Before you start scratching your head on these two, think about Mucho Macho Man. This dude didn't win either race! He was well rested going into the Triple Crown campaign and justified his odds by showing 16 others his tail in the Derby, then returned two weeks later besting more than half of the field, and this after tossing yet another horseshoe during the Preakness. An aside, Mucho has thrown two shoes in his last three races and his farrier can be found selling Dilly Bars at a Dairy Queen in Ashtabula.
Unlike the Shack and Animal Kingdom, a win in New York would certainly add value to the Macho Man's stud fee, so that part makes sense. And though I'm sure it has happened, I can't recall a colt losing in both the Derby and the Preakness and still coming to New York for an encore. Hell, at this point most just saunter off and dominate a meaningless Midwest early-summer stakes race like the Ohio, Indiana or Iowa Derby.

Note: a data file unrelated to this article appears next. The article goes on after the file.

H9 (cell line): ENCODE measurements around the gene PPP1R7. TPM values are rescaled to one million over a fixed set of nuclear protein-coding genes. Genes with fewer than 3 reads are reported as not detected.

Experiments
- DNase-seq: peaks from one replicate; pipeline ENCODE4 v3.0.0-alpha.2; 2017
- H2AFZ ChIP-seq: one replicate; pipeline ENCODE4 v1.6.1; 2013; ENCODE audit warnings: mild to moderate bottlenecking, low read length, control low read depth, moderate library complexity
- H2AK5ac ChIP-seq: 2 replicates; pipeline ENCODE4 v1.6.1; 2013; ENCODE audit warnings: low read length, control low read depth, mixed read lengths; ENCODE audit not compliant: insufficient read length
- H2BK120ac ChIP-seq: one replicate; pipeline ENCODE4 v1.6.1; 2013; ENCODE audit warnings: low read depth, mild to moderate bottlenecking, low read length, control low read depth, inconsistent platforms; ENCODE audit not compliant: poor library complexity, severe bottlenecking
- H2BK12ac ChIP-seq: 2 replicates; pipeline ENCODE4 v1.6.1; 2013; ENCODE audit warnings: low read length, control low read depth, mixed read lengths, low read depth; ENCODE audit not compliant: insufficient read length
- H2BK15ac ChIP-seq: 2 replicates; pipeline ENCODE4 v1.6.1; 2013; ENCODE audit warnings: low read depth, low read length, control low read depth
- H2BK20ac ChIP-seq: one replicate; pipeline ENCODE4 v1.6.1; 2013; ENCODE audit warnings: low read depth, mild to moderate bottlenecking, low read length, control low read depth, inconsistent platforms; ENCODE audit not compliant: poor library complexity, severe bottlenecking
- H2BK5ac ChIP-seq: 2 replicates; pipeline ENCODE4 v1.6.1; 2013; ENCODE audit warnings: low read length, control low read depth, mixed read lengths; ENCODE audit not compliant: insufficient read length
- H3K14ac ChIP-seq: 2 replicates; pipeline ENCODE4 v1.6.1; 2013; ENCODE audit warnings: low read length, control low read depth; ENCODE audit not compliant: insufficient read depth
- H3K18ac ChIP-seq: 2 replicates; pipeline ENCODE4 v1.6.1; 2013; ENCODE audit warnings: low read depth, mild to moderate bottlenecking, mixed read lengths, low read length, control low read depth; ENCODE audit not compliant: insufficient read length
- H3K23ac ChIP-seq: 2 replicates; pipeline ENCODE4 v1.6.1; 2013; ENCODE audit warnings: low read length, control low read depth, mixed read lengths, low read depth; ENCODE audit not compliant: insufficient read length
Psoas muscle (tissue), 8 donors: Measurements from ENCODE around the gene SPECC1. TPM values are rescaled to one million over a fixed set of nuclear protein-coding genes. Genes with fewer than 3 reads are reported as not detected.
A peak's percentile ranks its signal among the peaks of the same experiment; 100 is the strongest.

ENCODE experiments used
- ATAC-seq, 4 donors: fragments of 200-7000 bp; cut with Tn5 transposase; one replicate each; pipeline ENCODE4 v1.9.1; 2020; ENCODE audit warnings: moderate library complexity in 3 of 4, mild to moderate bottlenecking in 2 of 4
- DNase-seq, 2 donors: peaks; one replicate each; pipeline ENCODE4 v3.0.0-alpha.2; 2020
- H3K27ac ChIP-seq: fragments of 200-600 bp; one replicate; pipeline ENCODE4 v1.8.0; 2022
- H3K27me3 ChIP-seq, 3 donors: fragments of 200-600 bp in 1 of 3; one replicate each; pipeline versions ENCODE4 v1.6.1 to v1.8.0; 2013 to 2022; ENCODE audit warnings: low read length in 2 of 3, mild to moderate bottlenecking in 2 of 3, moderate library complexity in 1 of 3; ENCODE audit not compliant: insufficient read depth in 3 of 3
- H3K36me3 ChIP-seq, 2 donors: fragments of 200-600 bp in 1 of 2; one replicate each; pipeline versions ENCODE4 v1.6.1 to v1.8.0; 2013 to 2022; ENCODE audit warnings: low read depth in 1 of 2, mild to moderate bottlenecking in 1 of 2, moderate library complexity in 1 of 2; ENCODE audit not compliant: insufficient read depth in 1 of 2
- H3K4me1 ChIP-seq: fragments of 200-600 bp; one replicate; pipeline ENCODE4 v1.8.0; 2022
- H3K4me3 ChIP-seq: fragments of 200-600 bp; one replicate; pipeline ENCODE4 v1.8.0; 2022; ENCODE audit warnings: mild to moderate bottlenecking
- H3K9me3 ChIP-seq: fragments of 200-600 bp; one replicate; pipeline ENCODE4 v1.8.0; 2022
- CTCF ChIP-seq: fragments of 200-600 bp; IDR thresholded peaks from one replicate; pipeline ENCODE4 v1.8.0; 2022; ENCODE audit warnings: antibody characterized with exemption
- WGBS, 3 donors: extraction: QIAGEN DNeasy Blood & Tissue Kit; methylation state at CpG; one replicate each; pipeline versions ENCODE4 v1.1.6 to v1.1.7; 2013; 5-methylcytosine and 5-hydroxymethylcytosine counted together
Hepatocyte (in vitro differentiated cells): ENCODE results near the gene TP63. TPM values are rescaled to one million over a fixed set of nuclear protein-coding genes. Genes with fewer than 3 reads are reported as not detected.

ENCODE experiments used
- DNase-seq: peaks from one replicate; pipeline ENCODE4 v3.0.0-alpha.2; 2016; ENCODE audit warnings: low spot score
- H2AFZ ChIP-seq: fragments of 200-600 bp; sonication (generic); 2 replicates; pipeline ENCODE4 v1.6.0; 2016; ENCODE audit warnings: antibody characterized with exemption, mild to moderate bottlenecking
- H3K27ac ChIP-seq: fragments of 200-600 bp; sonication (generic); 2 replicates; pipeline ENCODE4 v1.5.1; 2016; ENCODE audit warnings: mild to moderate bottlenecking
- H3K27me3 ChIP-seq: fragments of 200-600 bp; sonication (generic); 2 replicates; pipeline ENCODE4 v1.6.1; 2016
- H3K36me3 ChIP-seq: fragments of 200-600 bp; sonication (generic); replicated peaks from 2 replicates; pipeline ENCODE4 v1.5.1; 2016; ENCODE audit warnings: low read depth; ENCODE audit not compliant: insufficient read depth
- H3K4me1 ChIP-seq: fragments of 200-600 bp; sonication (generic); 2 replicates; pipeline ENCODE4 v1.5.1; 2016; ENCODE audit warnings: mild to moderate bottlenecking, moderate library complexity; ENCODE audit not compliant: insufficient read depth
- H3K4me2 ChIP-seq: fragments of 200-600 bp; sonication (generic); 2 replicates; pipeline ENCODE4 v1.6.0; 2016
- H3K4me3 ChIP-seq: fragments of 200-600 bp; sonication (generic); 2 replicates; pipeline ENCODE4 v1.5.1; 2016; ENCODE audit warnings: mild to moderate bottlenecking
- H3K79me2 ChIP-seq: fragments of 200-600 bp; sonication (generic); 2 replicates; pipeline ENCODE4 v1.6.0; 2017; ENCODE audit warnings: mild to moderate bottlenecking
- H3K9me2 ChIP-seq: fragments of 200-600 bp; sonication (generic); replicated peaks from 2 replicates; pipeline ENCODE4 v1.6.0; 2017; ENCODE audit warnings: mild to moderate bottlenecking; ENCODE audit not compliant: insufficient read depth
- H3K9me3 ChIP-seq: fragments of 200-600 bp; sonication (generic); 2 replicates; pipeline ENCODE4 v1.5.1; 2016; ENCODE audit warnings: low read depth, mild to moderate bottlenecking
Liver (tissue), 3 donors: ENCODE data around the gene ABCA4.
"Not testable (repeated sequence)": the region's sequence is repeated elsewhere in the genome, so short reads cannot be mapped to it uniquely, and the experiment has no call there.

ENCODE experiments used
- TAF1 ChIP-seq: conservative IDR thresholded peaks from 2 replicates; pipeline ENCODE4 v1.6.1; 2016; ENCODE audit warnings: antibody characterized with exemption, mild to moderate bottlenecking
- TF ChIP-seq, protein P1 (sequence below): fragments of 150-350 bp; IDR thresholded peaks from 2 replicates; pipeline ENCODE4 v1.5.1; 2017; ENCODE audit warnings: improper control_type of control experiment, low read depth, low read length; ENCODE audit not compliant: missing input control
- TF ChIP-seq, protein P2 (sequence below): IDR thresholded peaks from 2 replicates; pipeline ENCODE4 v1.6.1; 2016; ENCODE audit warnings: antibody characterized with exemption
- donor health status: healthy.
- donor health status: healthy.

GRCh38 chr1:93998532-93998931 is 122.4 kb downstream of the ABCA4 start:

So why are they coming back? It's a simple gesture of noble ownership that, get this, are doing what's best for the sport. For years we have grown to expect the sport of kings to be managed by greed, and then comes this bunch. The three owner/syndicate groups should be applauded. Their colts should be cheered. This is a great way to set the tempo for the remainder of the 2011 racing calendar, as these colts will see each other again at the Haskell or Travers and punctuate the year at the Breeder's Cup.
Let's look at the colts these three will face on Saturday.